In 1911, a St Louis woman, Hannah Yowell, sued her husband for divorce, alleging cruelty. According to her testimony, Mr Yowell had risen from bed one night to give her a “good and hard spanking”. She also claimed he attempted to rile her by calling her “redhead”.
In the witness box, Mr Yowell confessed to administering the spanking, claiming “the woman needed it”. According to a press summary of the trial, Mrs Yowell:
“…started talking at 8pm and her tongue was still moving at 2am… [Mr Yowell asked her] to kindly close the gap in her face and go to sleep, or to at least give him a chance to sleep, as he had work to do the next day. The woman kept right on talking and finally the suffering hubby crawled out of bed, lifted his wife out also, dropped her over his knee and gave her an old fashioned spanking.”
The court sided with Mr Yowell and denied his wife’s petition for divorce:
“The provocation was great; no man cares to be kept awake until nearly morning listening to his wife’s learned discourses on the neighbourhood gossip.”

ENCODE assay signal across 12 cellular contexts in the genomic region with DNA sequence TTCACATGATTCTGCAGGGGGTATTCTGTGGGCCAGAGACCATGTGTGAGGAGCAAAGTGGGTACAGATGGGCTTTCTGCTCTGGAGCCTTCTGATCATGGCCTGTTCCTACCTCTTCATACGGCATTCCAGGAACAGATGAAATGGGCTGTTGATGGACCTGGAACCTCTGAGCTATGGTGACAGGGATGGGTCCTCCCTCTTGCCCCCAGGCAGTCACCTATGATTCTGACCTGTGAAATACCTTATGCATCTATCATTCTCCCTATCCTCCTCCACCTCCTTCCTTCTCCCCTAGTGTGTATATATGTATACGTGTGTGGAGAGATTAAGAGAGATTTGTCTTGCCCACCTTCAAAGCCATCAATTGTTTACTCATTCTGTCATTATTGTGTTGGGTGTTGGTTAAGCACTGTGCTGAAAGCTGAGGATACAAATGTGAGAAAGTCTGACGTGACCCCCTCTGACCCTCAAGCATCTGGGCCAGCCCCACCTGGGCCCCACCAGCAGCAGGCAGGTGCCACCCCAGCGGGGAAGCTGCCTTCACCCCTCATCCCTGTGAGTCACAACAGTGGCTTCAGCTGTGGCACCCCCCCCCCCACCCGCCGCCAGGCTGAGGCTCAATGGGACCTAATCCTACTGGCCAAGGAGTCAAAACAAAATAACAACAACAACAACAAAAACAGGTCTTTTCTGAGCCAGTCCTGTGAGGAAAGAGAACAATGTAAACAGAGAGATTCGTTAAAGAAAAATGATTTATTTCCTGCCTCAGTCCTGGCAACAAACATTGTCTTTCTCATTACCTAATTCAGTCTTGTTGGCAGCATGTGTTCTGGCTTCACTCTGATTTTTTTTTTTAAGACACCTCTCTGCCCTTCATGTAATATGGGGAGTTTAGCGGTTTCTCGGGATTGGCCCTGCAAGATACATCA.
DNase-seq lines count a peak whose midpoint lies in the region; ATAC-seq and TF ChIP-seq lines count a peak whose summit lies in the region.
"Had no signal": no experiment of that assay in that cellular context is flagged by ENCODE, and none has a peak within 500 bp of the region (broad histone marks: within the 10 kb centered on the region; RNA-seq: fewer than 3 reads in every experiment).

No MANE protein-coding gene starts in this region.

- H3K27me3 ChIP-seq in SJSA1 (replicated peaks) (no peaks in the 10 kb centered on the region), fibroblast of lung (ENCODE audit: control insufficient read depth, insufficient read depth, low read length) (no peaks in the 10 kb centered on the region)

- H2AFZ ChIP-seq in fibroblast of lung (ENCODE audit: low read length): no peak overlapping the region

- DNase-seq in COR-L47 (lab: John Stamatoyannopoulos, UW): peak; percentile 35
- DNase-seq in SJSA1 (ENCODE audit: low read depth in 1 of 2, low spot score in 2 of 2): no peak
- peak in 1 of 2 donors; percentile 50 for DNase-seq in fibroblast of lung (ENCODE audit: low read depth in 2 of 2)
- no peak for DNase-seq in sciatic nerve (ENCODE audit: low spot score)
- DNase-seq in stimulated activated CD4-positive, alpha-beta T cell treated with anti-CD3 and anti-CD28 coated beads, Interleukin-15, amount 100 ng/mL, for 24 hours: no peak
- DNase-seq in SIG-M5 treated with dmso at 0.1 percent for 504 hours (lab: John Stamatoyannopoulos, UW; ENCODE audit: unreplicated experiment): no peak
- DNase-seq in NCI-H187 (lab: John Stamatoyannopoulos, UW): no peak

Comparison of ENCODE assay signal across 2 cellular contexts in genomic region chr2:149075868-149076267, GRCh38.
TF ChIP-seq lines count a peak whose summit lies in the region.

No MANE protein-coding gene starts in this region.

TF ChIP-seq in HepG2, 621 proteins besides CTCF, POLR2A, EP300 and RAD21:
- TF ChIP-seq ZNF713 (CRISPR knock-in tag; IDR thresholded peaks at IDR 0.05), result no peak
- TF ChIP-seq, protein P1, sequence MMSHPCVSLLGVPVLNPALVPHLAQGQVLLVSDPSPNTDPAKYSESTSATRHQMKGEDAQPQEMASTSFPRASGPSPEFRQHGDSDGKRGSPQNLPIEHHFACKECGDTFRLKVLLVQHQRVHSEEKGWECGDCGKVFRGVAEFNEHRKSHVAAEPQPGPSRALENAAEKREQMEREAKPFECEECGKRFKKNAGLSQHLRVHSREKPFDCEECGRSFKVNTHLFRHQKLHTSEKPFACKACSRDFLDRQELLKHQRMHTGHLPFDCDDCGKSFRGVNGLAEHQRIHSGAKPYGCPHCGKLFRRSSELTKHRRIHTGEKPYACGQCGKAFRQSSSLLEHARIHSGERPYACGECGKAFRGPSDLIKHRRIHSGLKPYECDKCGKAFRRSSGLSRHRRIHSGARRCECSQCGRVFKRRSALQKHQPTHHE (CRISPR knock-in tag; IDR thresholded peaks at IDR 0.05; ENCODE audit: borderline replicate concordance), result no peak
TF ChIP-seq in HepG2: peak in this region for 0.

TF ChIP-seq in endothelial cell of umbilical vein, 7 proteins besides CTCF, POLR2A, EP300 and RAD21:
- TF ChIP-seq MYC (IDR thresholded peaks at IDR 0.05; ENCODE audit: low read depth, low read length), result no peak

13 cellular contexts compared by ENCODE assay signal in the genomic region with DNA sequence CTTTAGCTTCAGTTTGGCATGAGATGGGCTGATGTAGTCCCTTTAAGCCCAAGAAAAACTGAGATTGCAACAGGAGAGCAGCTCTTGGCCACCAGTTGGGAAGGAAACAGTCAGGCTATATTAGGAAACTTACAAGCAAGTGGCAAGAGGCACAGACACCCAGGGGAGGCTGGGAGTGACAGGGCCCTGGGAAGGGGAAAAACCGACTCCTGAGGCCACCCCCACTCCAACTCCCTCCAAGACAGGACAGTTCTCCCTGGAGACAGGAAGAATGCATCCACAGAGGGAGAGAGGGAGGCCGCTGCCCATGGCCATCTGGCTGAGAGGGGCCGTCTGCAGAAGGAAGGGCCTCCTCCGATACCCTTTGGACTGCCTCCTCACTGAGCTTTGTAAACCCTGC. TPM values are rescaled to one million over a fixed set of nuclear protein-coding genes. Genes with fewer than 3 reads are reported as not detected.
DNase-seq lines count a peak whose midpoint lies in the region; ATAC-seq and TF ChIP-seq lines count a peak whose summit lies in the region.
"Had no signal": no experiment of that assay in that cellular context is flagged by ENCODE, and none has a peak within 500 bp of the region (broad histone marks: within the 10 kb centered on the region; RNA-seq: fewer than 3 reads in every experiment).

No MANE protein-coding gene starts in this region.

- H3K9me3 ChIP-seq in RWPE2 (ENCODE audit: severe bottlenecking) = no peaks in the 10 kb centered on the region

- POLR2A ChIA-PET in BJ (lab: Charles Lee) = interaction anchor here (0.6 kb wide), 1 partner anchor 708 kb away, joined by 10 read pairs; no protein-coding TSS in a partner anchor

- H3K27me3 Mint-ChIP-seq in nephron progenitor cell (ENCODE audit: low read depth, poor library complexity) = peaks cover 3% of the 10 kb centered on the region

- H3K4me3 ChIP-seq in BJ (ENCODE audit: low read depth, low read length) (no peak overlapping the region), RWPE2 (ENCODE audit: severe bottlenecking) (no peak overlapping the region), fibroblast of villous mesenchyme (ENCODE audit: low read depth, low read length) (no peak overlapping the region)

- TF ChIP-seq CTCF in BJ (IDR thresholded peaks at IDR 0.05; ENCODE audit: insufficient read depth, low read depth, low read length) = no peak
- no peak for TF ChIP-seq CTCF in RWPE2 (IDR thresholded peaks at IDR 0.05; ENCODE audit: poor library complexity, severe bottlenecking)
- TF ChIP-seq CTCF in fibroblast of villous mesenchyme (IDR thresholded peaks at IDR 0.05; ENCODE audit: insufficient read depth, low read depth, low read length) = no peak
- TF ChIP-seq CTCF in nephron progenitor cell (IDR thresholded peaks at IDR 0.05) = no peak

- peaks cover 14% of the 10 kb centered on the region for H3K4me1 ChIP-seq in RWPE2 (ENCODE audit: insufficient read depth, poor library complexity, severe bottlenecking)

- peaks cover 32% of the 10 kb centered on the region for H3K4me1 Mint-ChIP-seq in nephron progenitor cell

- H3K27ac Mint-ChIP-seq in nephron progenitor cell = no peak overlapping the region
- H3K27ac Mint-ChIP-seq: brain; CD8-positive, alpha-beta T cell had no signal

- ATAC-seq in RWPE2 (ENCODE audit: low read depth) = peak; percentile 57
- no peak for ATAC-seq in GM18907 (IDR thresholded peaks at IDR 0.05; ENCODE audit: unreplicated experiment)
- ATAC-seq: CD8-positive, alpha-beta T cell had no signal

In November 1891, William Flower, a Swansea picture framer, appeared before a local magistrate charged with:
“…willfully exposing in his window, or other part of his shop, certain obscene pictures… suggestive of love-making on the part of the Roman Catholic priesthood”.
Flowers pleaded not guilty but was convicted and fined 40 shillings plus costs. A press report of the case described the drawings or cartoons displayed in Flower’s shop and later deemed obscene by the court:
“One represents a priest ear-holding a man, who has pushed aside a curtain and is rapturously gazing at a buxom servant tying her garter. In the companion picture… the same healthy-looking priest has his arm around the generous waist of the maid… All the figures are decently dressed and neither can anything be found of a suggestive character.”
Further investigations by the press revealed that a Catholic clergyman, Canon Richards, had noticed the cartoons on his daily walk. He immediately reported them to the police and pushed for charges to be laid. Flower said he intended to appeal the conviction and had received donations from locals to help meet his costs.
In October 1909, an Oklahoma newspaper reported an Ohio woman, Mrs Simpson, had been handed four months’ in the county jail after pleading guilty to a statutory offence. Also given jail time was Mrs Simpson’s nephew, Edward.
While the report did not name Mrs Simpson’s offence, the details case suggest it may have been kidnapping or marital desertion:
“Homer Simpson, a prosperous real estate man of Cleveland, Ohio, husband of Mrs Simpson, appeared against the pair. He has been tracking his wife since she deserted him last month, taking with her their eight-year-old son.”